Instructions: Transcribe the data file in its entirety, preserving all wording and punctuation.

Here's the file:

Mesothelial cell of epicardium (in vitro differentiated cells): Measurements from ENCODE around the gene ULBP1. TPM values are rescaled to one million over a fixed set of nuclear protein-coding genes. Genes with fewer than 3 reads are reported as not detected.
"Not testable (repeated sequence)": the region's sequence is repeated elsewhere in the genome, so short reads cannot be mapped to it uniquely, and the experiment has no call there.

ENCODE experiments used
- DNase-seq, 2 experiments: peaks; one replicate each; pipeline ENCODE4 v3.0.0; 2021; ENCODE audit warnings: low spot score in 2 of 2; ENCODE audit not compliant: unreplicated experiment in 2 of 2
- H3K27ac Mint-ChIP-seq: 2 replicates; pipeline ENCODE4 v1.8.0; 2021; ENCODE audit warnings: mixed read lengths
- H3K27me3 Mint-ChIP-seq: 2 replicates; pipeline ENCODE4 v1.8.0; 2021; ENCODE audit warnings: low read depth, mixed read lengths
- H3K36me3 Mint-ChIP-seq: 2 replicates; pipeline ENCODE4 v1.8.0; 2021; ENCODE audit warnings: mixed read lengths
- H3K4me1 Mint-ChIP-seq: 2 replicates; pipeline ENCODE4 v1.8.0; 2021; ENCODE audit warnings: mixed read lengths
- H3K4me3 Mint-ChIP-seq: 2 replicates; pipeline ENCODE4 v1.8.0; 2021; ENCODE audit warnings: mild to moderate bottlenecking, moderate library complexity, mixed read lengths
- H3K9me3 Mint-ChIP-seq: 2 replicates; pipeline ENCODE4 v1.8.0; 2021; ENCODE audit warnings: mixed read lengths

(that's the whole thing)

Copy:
Mesothelial cell of epicardium (in vitro differentiated cells): Measurements from ENCODE around the gene ULBP1. TPM values are rescaled to one million over a fixed set of nuclear protein-coding genes. Genes with fewer than 3 reads are reported as not detected.
"Not testable (repeated sequence)": the region's sequence is repeated elsewhere in the genome, so short reads cannot be mapped to it uniquely, and the experiment has no call there.

ENCODE experiments used
- DNase-seq, 2 experiments: peaks; one replicate each; pipeline ENCODE4 v3.0.0; 2021; ENCODE audit warnings: low spot score in 2 of 2; ENCODE audit not compliant: unreplicated experiment in 2 of 2
- H3K27ac Mint-ChIP-seq: 2 replicates; pipeline ENCODE4 v1.8.0; 2021; ENCODE audit warnings: mixed read lengths
- H3K27me3 Mint-ChIP-seq: 2 replicates; pipeline ENCODE4 v1.8.0; 2021; ENCODE audit warnings: low read depth, mixed read lengths
- H3K36me3 Mint-ChIP-seq: 2 replicates; pipeline ENCODE4 v1.8.0; 2021; ENCODE audit warnings: mixed read lengths
- H3K4me1 Mint-ChIP-seq: 2 replicates; pipeline ENCODE4 v1.8.0; 2021; ENCODE audit warnings: mixed read lengths
- H3K4me3 Mint-ChIP-seq: 2 replicates; pipeline ENCODE4 v1.8.0; 2021; ENCODE audit warnings: mild to moderate bottlenecking, moderate library complexity, mixed read lengths
- H3K9me3 Mint-ChIP-seq: 2 replicates; pipeline ENCODE4 v1.8.0; 2021; ENCODE audit warnings: mixed read lengths